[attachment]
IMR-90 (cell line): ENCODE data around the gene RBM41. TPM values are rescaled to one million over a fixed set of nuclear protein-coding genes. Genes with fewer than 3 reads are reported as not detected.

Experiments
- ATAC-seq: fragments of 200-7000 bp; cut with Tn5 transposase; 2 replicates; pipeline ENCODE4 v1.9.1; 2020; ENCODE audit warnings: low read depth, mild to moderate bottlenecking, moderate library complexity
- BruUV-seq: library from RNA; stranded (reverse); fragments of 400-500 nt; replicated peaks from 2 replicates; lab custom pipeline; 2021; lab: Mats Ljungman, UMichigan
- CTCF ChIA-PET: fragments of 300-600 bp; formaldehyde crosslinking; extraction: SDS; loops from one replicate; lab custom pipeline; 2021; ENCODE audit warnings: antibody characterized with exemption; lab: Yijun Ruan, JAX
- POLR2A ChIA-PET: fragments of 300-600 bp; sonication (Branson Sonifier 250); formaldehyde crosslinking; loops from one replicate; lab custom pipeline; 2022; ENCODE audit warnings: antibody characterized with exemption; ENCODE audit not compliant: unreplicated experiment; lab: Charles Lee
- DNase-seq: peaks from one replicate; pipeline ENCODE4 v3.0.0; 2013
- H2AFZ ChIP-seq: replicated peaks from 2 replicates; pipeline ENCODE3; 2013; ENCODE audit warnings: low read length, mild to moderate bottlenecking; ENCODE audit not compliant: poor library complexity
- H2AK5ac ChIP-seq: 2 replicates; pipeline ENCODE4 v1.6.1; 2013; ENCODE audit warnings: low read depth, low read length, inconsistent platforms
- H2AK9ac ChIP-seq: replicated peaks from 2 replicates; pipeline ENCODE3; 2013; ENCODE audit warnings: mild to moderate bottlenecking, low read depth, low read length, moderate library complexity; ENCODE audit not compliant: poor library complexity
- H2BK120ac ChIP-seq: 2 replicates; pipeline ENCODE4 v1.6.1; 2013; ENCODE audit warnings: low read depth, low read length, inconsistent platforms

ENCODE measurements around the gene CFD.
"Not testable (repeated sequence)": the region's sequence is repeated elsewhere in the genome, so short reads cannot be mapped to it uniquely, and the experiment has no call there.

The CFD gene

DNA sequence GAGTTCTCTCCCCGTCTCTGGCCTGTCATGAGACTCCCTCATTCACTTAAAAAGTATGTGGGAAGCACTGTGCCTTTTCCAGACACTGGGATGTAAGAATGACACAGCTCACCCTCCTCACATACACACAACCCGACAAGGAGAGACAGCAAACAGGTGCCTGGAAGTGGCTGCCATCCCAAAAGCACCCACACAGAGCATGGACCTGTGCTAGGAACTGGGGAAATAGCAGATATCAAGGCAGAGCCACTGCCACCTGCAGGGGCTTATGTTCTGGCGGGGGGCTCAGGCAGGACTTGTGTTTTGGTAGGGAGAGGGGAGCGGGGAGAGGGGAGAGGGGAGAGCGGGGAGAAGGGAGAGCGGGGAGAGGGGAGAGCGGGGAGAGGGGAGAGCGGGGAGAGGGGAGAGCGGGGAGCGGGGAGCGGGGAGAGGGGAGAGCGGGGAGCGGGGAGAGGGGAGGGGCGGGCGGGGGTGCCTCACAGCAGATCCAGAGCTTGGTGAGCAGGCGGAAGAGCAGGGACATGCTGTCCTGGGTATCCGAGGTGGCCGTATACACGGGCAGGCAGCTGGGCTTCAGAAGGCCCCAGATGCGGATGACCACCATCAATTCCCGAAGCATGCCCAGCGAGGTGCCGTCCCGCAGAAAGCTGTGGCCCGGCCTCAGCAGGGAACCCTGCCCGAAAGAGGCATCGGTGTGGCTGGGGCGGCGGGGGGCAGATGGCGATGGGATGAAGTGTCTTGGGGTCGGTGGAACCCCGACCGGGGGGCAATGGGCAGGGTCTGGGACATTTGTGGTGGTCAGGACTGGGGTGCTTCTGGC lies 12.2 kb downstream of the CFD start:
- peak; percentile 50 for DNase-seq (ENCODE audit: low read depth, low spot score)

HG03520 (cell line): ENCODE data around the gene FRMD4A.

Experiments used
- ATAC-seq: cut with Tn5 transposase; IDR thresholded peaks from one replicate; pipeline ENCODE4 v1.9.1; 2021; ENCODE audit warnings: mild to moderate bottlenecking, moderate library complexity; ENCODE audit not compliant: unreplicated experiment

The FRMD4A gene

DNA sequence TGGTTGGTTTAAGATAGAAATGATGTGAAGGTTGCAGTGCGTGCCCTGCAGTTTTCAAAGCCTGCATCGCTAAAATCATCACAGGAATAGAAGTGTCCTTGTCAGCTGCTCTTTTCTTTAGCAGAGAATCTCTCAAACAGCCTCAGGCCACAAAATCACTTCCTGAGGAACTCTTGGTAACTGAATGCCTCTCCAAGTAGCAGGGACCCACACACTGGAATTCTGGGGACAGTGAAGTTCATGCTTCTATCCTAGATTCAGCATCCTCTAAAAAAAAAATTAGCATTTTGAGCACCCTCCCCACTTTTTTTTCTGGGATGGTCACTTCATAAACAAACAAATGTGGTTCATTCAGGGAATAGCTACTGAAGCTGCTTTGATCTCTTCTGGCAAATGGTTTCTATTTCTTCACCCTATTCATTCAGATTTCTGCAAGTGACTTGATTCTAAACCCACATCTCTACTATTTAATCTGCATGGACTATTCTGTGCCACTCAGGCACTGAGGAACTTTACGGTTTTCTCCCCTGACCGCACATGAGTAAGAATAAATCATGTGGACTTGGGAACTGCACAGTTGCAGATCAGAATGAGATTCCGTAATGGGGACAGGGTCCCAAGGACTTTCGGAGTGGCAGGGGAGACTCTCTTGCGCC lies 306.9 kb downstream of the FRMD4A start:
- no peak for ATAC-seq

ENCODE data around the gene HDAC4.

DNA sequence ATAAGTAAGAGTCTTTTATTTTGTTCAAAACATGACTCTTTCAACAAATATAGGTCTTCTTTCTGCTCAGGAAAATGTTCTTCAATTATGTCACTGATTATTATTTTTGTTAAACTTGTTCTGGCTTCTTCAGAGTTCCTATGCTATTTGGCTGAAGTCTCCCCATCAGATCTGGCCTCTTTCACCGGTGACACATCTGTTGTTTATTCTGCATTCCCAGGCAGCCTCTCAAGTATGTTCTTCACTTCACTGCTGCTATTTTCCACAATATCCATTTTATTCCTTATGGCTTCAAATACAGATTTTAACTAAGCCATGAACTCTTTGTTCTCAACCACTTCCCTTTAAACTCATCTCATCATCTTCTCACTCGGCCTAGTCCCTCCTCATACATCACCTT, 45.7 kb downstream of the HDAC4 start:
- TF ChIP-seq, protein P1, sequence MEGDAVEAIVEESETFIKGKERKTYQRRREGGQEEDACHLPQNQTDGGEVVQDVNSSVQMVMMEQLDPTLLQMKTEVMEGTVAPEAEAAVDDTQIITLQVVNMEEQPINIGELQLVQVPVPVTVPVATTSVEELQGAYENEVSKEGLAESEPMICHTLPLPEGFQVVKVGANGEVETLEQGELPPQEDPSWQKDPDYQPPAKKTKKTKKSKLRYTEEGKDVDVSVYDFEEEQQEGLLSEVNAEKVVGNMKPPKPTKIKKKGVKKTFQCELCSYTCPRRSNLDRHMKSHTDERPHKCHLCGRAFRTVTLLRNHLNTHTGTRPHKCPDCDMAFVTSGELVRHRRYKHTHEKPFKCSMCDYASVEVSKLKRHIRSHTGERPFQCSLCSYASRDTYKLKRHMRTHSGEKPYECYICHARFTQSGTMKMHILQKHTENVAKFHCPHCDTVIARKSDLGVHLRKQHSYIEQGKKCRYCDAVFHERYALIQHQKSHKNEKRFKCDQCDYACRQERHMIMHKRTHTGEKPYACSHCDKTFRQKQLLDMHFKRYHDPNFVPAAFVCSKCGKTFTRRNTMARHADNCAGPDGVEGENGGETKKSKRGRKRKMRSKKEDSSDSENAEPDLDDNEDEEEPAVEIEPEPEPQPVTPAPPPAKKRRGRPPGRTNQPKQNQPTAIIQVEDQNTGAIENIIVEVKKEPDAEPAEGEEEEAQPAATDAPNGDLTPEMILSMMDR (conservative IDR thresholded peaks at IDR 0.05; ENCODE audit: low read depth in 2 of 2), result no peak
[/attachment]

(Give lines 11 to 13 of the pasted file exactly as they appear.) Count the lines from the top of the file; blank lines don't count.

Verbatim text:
- H2BK120ac ChIP-seq: 2 replicates; pipeline ENCODE4 v1.6.1; 2013; ENCODE audit warnings: low read depth, low read length, inconsistent platforms

ENCODE measurements around the gene CFD.
"Not testable (repeated sequence)": the region's sequence is repeated elsewhere in the genome, so short reads cannot be mapped to it uniquely, and the experiment has no call there.